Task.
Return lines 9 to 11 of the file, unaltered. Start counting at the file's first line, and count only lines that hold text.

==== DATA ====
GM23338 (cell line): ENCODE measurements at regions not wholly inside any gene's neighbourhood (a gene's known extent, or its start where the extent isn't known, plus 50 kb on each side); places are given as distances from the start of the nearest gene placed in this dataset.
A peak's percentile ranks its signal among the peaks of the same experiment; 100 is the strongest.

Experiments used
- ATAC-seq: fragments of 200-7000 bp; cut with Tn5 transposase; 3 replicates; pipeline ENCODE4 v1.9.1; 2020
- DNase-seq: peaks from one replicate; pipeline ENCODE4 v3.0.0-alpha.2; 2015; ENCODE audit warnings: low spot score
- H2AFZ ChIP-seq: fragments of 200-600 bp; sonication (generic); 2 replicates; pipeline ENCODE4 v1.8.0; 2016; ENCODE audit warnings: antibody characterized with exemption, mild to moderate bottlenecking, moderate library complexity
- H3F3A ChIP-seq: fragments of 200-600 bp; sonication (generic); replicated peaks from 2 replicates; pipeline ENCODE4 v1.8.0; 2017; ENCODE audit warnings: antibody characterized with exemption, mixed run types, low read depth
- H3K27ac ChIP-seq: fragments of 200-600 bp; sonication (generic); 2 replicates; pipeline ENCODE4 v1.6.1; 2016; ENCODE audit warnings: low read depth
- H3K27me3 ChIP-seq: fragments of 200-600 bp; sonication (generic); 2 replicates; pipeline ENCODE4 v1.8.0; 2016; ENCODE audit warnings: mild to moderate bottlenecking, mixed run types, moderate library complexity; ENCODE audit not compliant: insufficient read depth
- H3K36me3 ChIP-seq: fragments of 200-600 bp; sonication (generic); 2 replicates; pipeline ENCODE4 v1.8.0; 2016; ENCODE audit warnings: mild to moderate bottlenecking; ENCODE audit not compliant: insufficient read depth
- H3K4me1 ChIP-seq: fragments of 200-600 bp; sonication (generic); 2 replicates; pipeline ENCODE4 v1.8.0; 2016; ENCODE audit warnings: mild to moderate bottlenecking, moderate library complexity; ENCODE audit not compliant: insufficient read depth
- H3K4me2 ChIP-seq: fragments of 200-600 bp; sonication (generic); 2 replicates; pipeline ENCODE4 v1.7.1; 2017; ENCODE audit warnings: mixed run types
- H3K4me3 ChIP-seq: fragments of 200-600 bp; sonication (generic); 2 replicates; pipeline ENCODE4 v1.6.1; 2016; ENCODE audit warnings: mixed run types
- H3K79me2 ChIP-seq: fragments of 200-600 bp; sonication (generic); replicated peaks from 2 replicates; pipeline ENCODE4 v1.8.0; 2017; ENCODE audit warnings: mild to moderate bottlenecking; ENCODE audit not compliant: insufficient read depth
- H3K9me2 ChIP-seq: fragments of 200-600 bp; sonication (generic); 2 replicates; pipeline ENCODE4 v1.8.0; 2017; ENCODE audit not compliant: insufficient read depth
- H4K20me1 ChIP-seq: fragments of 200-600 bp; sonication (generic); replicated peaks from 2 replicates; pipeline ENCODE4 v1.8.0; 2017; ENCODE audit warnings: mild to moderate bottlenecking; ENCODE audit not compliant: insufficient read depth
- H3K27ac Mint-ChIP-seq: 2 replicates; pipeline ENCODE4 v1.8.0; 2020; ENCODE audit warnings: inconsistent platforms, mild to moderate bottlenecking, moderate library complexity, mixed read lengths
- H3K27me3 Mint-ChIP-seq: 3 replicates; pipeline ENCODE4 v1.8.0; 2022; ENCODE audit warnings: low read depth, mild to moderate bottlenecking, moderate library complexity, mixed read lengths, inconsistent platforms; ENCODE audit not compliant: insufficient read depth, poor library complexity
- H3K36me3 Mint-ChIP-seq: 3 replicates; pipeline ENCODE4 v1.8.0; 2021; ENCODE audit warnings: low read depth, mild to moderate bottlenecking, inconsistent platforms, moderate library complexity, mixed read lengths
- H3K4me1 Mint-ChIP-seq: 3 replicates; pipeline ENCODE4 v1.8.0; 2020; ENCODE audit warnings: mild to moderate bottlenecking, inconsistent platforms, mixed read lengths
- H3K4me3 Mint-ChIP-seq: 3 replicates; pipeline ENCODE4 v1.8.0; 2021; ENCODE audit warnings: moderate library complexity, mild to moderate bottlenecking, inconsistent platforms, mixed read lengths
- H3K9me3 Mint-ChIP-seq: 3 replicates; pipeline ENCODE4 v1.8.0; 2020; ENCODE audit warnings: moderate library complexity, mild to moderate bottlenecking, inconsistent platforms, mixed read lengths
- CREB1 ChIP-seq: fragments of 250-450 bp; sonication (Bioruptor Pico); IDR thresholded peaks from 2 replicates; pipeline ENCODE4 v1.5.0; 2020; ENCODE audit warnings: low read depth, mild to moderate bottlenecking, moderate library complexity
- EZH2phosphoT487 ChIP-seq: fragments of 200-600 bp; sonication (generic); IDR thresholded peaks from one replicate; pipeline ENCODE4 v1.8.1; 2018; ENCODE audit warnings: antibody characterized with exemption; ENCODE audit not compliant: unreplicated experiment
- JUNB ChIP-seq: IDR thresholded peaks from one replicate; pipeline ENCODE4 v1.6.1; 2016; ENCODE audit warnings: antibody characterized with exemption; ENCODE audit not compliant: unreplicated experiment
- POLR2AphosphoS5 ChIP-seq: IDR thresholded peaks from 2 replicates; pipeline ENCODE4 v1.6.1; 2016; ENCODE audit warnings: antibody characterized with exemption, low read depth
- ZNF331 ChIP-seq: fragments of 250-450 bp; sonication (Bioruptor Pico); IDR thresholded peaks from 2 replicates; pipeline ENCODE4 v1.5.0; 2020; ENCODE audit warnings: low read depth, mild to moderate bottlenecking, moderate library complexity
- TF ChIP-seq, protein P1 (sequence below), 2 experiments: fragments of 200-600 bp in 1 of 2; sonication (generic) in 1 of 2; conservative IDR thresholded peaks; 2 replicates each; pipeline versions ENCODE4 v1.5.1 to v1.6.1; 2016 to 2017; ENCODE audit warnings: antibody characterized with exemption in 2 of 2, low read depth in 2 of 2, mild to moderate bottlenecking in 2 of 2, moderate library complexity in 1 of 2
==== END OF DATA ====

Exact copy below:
- H3K27me3 ChIP-seq: fragments of 200-600 bp; sonication (generic); 2 replicates; pipeline ENCODE4 v1.8.0; 2016; ENCODE audit warnings: mild to moderate bottlenecking, mixed run types, moderate library complexity; ENCODE audit not compliant: insufficient read depth
- H3K36me3 ChIP-seq: fragments of 200-600 bp; sonication (generic); 2 replicates; pipeline ENCODE4 v1.8.0; 2016; ENCODE audit warnings: mild to moderate bottlenecking; ENCODE audit not compliant: insufficient read depth
- H3K4me1 ChIP-seq: fragments of 200-600 bp; sonication (generic); 2 replicates; pipeline ENCODE4 v1.8.0; 2016; ENCODE audit warnings: mild to moderate bottlenecking, moderate library complexity; ENCODE audit not compliant: insufficient read depth